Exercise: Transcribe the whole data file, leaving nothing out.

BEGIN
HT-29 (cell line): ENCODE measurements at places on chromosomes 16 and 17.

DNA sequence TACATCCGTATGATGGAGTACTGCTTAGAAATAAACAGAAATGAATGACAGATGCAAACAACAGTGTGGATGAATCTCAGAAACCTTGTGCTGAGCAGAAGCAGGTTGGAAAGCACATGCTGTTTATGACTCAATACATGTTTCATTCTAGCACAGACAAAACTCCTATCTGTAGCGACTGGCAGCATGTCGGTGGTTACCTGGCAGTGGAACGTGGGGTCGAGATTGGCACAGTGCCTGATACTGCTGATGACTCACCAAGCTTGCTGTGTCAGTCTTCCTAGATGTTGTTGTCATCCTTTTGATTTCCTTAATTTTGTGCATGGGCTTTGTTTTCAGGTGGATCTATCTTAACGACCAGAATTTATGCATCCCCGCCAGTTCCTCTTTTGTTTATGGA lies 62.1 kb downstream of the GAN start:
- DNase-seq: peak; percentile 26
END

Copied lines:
HT-29 (cell line): ENCODE measurements at places on chromosomes 16 and 17.

DNA sequence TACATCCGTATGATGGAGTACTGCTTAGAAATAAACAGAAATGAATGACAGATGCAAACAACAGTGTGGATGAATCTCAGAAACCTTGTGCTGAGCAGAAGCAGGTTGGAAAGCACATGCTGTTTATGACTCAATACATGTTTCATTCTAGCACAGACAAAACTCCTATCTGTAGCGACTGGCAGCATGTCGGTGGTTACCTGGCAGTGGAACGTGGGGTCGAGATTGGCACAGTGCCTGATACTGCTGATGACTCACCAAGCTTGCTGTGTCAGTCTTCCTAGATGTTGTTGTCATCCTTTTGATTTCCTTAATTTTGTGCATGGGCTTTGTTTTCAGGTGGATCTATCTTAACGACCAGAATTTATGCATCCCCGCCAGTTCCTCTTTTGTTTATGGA lies 62.1 kb downstream of the GAN start:
- DNase-seq: peak; percentile 26